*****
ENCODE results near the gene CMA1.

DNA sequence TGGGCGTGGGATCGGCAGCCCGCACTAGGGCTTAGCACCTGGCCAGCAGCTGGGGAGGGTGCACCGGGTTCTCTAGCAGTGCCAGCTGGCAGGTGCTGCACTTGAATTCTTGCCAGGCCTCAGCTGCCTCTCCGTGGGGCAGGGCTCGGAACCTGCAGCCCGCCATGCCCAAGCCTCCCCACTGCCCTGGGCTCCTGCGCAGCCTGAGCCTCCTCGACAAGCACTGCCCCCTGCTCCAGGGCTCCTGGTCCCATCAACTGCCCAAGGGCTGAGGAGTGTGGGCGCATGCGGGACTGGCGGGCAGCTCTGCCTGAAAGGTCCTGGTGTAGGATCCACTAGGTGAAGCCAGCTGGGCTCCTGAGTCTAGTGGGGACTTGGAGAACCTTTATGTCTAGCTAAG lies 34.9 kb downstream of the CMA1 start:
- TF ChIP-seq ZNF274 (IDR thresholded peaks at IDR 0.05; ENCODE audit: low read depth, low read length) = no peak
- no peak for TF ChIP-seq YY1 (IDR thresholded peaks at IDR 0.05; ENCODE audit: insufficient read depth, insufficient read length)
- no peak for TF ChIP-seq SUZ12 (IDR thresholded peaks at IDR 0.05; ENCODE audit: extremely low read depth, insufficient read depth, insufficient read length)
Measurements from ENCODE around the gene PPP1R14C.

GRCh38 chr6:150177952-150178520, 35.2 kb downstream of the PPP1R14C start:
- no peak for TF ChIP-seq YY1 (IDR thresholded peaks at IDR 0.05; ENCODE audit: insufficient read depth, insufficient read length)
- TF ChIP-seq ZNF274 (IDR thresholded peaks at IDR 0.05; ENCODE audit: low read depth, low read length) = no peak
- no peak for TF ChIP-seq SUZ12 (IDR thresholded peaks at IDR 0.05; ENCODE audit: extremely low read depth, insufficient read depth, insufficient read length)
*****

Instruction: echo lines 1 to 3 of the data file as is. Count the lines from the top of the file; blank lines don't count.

ENCODE results near the gene CMA1.

DNA sequence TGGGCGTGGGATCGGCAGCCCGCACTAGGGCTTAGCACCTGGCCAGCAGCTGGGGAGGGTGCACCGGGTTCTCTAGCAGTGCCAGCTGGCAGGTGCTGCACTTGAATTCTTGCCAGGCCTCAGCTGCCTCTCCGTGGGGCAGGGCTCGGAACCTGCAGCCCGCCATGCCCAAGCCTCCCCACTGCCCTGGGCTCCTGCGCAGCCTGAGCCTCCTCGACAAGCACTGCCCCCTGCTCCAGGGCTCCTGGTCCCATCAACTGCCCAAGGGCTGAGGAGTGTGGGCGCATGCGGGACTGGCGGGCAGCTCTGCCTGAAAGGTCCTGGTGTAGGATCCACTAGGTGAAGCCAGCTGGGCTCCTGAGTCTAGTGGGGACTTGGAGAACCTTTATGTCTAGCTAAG lies 34.9 kb downstream of the CMA1 start:
- TF ChIP-seq ZNF274 (IDR thresholded peaks at IDR 0.05; ENCODE audit: low read depth, low read length) = no peak